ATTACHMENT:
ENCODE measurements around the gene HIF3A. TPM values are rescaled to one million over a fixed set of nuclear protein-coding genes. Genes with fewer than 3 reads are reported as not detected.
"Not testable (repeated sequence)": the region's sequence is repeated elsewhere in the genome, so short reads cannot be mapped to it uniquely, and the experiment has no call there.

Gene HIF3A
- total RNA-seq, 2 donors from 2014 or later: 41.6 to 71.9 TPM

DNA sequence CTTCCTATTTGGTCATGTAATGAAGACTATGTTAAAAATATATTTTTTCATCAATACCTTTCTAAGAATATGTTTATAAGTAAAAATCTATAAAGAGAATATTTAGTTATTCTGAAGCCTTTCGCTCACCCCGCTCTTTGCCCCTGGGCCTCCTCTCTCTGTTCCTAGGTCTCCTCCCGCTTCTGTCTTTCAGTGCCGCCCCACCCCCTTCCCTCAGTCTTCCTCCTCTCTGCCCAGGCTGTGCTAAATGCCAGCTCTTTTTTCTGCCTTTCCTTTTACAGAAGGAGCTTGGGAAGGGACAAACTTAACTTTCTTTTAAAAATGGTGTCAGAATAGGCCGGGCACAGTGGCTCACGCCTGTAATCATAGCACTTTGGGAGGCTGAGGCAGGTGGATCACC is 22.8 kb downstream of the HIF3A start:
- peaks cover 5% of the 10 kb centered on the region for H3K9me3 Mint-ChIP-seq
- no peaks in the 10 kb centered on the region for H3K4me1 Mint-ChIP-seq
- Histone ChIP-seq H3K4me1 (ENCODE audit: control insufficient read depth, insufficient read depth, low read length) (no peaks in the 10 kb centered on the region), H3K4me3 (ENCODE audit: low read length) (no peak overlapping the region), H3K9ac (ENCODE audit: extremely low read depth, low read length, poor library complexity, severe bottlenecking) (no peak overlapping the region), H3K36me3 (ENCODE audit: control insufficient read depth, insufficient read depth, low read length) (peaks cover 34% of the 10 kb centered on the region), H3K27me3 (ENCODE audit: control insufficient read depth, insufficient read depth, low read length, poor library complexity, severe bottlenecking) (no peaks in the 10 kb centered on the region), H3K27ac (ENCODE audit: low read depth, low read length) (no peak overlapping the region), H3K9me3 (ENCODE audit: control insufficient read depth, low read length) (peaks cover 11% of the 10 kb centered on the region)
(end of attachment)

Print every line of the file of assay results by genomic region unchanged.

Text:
ENCODE measurements around the gene HIF3A. TPM values are rescaled to one million over a fixed set of nuclear protein-coding genes. Genes with fewer than 3 reads are reported as not detected.
"Not testable (repeated sequence)": the region's sequence is repeated elsewhere in the genome, so short reads cannot be mapped to it uniquely, and the experiment has no call there.

Gene HIF3A
- total RNA-seq, 2 donors from 2014 or later: 41.6 to 71.9 TPM

DNA sequence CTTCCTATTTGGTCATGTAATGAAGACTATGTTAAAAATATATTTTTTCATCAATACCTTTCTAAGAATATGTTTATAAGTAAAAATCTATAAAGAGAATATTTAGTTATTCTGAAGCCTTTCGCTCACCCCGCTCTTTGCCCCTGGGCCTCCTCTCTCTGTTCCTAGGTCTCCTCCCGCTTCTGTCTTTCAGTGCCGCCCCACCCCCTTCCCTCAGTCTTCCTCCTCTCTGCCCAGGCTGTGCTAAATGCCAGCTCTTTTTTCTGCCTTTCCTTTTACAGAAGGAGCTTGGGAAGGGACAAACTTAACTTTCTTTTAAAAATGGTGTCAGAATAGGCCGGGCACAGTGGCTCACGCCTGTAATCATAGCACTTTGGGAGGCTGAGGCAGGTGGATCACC is 22.8 kb downstream of the HIF3A start:
- peaks cover 5% of the 10 kb centered on the region for H3K9me3 Mint-ChIP-seq
- no peaks in the 10 kb centered on the region for H3K4me1 Mint-ChIP-seq
- Histone ChIP-seq H3K4me1 (ENCODE audit: control insufficient read depth, insufficient read depth, low read length) (no peaks in the 10 kb centered on the region), H3K4me3 (ENCODE audit: low read length) (no peak overlapping the region), H3K9ac (ENCODE audit: extremely low read depth, low read length, poor library complexity, severe bottlenecking) (no peak overlapping the region), H3K36me3 (ENCODE audit: control insufficient read depth, insufficient read depth, low read length) (peaks cover 34% of the 10 kb centered on the region), H3K27me3 (ENCODE audit: control insufficient read depth, insufficient read depth, low read length, poor library complexity, severe bottlenecking) (no peaks in the 10 kb centered on the region), H3K27ac (ENCODE audit: low read depth, low read length) (no peak overlapping the region), H3K9me3 (ENCODE audit: control insufficient read depth, low read length) (peaks cover 11% of the 10 kb centered on the region)